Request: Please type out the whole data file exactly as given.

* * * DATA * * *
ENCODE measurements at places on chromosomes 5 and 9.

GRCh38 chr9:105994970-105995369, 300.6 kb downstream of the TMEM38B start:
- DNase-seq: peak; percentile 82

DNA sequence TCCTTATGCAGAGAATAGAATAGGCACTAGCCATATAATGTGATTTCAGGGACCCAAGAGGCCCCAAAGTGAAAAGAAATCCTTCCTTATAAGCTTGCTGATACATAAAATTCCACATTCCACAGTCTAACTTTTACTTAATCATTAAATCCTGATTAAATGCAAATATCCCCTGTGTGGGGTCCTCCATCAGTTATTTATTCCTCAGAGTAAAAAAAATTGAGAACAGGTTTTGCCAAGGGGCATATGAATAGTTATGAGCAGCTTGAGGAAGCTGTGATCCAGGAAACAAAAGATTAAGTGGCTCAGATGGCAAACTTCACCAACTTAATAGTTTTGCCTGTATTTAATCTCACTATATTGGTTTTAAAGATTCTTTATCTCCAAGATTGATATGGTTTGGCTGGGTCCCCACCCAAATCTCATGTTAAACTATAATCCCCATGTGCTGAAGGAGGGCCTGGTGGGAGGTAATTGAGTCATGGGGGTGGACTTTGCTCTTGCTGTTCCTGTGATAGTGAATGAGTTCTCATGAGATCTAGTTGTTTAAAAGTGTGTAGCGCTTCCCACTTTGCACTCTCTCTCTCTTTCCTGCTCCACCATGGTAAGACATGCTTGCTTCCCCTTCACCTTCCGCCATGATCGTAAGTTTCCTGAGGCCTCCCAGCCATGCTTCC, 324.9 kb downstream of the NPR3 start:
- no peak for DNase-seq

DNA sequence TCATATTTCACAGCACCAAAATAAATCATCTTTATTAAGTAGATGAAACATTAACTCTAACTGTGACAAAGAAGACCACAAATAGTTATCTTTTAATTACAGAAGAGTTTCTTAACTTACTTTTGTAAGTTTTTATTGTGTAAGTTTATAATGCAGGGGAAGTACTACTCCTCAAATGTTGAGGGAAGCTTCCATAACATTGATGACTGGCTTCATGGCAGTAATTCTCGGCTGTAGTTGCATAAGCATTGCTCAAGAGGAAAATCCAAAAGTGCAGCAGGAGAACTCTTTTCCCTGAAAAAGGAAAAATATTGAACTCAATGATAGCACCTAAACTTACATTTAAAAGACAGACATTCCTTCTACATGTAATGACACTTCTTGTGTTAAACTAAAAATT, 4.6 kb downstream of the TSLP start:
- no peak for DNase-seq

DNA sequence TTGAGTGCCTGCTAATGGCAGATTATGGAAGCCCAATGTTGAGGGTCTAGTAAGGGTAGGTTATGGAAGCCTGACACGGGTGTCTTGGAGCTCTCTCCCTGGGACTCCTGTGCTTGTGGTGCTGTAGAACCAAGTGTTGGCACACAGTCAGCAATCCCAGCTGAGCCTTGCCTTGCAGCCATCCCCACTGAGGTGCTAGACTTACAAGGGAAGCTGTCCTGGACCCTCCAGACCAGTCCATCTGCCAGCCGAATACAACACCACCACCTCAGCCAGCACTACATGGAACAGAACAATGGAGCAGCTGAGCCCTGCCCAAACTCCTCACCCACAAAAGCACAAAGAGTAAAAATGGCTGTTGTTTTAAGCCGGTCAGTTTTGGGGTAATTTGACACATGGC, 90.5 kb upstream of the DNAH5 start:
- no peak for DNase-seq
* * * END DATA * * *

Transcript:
ENCODE measurements at places on chromosomes 5 and 9.

GRCh38 chr9:105994970-105995369, 300.6 kb downstream of the TMEM38B start:
- DNase-seq: peak; percentile 82

DNA sequence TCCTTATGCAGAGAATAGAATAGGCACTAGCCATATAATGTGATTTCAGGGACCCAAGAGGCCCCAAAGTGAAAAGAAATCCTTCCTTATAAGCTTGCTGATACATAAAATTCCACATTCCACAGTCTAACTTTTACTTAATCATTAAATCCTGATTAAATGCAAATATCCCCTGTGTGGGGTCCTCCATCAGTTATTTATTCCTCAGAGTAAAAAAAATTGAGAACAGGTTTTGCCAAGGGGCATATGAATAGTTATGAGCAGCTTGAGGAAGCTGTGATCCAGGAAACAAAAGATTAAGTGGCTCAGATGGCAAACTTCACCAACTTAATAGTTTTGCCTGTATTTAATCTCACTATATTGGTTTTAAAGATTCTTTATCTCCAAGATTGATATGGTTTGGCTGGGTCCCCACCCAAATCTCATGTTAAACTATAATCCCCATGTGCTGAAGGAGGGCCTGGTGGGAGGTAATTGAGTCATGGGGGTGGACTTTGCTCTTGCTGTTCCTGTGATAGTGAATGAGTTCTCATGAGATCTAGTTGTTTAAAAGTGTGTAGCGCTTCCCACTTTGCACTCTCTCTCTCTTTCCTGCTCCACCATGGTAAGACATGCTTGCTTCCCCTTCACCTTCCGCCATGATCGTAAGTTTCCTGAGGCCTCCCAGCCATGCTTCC, 324.9 kb downstream of the NPR3 start:
- no peak for DNase-seq

DNA sequence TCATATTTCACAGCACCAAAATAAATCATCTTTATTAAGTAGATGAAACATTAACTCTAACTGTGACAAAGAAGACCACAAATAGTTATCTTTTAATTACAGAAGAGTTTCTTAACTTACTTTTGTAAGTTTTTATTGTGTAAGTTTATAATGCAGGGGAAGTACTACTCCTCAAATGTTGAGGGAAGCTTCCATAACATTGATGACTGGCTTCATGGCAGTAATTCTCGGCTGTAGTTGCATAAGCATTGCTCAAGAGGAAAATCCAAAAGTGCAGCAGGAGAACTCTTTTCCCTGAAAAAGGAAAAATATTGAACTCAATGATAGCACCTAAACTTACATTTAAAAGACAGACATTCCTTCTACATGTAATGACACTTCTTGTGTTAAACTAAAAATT, 4.6 kb downstream of the TSLP start:
- no peak for DNase-seq

DNA sequence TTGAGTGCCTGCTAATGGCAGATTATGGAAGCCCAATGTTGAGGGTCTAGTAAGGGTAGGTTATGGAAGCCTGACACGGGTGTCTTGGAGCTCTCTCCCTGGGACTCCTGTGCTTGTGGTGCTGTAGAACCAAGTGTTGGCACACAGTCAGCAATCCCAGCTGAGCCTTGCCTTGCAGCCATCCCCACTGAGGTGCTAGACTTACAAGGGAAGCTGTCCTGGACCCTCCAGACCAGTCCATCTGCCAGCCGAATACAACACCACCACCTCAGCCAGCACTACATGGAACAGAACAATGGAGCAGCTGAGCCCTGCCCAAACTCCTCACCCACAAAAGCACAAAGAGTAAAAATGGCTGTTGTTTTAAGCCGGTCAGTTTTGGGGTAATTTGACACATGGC, 90.5 kb upstream of the DNAH5 start:
- no peak for DNase-seq